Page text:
Understanding how to match bits and power to drilling conditions to help maximize jobsite effectiveness.
The structural integrity of a bore and the productivity of rock drilling operations depend on knowing the conditions and pairing the right machine and tooling to those conditions. For example, when drilling in rock up to 10,000 lbs per square inch in hardness, rock drilling systems for single-rod machines are qualified for most horizontal directional drilling (HDD) operations. However, the demands on the machine and tooling call for a different kind of downhole power when rock hardness exceeds 10,000 lbs per square inch.
It comes down to this — different projects are made up of different materials that can challenge both the effectiveness and steerability of a bore.
The soil, sand and rock formations of projects that a drill operator will encounter can be highly variable. These different formations call for different tooling: A bit designed for compacted soil may not perform as well in cobbled or solid rock formations, and bits made for hard rock may not handle soil very well.
Conditions can change quickly, so it is important to be attentive to the conditions in which you’re drilling, and to apply the right amount of power to the right material with the right tooling and the right fluids for the job, according to Vermeer Lifecycle Product Manager Jason Zylstra.
“A big challenge can be transitioning out of dirt into rock, then back into dirt,” Zylstra said. “Once you put certain rock tooling, like an air hammer, into dirt, you may have a difficult time because an air hammer is not meant to drill through that kind of soil. It’s like pushing a telephone pole through the dirt.”
Planning your Bore
To better understand the specific characteristics of the downhole material of a project — whether that’s rock, clay, sand or a combination — it can be helpful to have core samples lab tested for composition and abrasivity, helping you to select the right tooling. Past experience with a specific region’s subsoil conditions and composition is also important to account for in selecting the right tooling.
“Knowledge of the conditions based off of past work done in an area can also be helpful in finding the right tooling for a job,” said Zylstra. “Sometimes, you can get an idea of what your job will involve by understanding the conditions and area where a drilling has been done before.”
Different Tooling Options
Boring through soil and sand, as well as rock — whether solid or cobbled — requires different tooling, which also can dictate the required pressure and cutting force of the selected bit. Some rock formations, like sandstone, are softer but have higher abrasivity, while others are harder but have lower abrasivity.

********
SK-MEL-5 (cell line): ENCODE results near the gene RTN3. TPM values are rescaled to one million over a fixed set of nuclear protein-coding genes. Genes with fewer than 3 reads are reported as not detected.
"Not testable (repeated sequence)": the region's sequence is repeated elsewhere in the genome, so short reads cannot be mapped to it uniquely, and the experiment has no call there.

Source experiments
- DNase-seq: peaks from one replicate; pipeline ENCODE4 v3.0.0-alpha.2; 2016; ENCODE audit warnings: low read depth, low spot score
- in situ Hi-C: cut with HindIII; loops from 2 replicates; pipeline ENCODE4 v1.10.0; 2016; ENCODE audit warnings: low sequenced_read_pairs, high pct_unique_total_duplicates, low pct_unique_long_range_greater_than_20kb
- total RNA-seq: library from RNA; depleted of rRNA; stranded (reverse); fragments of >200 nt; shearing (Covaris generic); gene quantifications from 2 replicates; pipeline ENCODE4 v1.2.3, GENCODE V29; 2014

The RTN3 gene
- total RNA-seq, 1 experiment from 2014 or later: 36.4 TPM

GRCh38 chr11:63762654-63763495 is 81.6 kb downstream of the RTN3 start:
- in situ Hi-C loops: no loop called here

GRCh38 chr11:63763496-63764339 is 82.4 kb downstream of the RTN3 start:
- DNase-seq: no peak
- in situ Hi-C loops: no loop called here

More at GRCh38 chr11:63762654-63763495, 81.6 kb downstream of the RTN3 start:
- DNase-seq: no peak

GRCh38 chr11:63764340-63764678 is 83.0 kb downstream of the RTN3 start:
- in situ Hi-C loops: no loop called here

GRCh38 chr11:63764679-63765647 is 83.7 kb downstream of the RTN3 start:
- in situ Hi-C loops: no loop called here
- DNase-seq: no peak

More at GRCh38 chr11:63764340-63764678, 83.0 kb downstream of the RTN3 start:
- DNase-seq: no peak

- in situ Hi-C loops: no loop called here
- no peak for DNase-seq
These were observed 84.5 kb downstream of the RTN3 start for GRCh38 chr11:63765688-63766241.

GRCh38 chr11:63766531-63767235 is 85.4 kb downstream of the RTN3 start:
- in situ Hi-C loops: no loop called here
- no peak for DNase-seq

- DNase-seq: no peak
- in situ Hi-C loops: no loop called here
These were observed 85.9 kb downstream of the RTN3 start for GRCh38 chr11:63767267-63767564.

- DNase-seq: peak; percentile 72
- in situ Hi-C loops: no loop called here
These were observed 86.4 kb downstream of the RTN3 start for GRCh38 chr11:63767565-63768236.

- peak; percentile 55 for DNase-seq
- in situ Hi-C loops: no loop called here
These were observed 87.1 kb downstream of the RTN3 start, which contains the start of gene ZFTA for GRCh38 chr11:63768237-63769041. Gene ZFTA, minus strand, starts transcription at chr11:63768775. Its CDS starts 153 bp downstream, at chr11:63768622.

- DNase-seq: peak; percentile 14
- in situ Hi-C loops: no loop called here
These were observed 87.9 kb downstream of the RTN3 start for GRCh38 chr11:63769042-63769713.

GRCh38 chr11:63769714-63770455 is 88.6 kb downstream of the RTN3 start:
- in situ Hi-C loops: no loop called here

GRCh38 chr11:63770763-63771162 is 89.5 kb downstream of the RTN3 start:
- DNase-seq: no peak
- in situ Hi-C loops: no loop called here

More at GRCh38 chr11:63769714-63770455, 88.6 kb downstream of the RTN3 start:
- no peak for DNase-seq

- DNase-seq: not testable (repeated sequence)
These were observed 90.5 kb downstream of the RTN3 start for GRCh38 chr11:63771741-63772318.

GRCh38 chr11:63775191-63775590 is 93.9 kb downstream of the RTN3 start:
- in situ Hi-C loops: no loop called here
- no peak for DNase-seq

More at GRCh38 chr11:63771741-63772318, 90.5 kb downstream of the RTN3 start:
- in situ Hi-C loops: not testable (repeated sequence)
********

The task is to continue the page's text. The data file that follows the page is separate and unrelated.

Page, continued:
With rock up to 10,000 lbs per square inch, a conventional drill combined with different tooling options can offer flexibility. The Armor drilling system from Vermeer includes different bit options that are specifically designed for a range of common conditions an operator may encounter. The Lance bit features a scoop design but has carbide buttons and hardfacing that help it perform in both hard soils and cobble. On the other end of the spectrum is the Gauntlet bit. With carbide hardfacing and buttons to help minimize wear resistance, and replaceable carbide-tipped teeth for cutting, the Gauntlet bit is more suited to drilling in medium rock, shale or caliche ground conditions.
Medium and harder rock formations, 10,000 lbs per square inch (68.948 MPa) and up, may require one of several options beyond conventional drills and tooling. Air-hammer, mud-motor and dual-rod machines like a Vermeer D40x55DR S3 Navigator HDD offer high-pressure capacity and tooling that can handle both hard formations and those with high abrasivity.
Air hammers are effective in HDD applications in rock with a compression strength of 18,000 lbs per square inch and above. However, one drawback with air hammers is the availability of adequate power equipment; a large compressor is required to power an air hammer, and they’re sometimes in short supply in many areas. And large compressors can add to the cost of a job completed with an air hammer.
Mud motors use high-pressure drilling fluid to independently power a downhole tri-cone or polycrystalline diamond compact (PDC) bit. Because mud motors tend to require a larger amount of drilling fluid than other types of machines, they’re often paired with a reclaimer on the jobsite. The drawback of mud motors is that they are mostly limited to larger rigs, 60,000 lbs and above.
Dual-rod systems use two independently controlled drill rods, one within the other, during operation. When in pilot bore mode, an outer rod provides rotation for steering, while an inner rod provides rotational torque to the tri-cone or PDC bit. Among rock-focused drilling systems, dual-rod machines can be a very versatile option. They are qualified for conditions ranging from mixed rock to solid rock. It will have some limits to its productivity in extreme environments, but there’s a huge swath of conditions in which a dual-rod machine is going to be the most suited for the job.
Matching the right bit type to your material and conditions is important, but so, too, is operating with the right speed and pressure to enable the selected bit to function optimally. “Regardless of the bit type you choose to operate, it is very important to know how to manage rotation speed and torque, as well as thrust, to help maximize your productivity on the jobsite,” Zylstra says.